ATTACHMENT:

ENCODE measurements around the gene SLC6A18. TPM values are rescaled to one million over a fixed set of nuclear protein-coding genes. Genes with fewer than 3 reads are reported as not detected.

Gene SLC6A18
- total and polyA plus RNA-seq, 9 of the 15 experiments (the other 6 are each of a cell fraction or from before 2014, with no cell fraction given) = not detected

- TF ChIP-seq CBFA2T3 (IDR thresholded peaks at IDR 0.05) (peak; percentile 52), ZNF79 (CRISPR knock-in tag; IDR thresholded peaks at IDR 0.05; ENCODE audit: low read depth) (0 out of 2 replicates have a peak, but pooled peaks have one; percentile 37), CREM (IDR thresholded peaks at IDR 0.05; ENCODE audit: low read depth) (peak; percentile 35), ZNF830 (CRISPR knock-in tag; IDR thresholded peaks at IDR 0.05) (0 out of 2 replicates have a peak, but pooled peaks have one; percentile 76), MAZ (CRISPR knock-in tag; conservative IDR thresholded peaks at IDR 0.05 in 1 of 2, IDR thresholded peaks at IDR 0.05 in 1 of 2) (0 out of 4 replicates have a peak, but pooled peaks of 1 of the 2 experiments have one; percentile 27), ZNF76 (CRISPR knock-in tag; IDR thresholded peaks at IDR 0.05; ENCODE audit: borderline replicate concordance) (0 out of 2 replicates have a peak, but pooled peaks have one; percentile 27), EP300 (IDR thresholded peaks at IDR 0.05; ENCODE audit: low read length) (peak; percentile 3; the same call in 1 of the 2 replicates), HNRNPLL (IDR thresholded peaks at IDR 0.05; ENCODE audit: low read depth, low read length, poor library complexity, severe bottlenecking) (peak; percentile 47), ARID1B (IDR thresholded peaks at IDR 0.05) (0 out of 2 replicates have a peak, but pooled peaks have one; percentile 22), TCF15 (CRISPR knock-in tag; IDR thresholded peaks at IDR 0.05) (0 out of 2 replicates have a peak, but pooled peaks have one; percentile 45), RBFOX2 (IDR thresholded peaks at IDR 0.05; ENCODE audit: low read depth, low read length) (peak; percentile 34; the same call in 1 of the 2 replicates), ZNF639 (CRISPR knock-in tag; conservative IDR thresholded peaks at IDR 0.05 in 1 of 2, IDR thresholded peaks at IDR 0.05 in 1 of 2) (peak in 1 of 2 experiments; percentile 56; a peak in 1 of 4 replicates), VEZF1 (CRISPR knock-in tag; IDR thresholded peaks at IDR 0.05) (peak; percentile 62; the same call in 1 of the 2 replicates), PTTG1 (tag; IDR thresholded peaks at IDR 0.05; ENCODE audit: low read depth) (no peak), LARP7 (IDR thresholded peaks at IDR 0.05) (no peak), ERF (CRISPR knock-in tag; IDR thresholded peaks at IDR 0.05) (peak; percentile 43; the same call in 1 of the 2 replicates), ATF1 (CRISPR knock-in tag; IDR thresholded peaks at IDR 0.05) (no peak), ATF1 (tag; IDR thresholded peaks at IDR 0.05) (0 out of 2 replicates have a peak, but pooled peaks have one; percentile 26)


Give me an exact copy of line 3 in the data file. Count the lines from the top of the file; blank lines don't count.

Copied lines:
- total and polyA plus RNA-seq, 9 of the 15 experiments (the other 6 are each of a cell fraction or from before 2014, with no cell fraction given) = not detected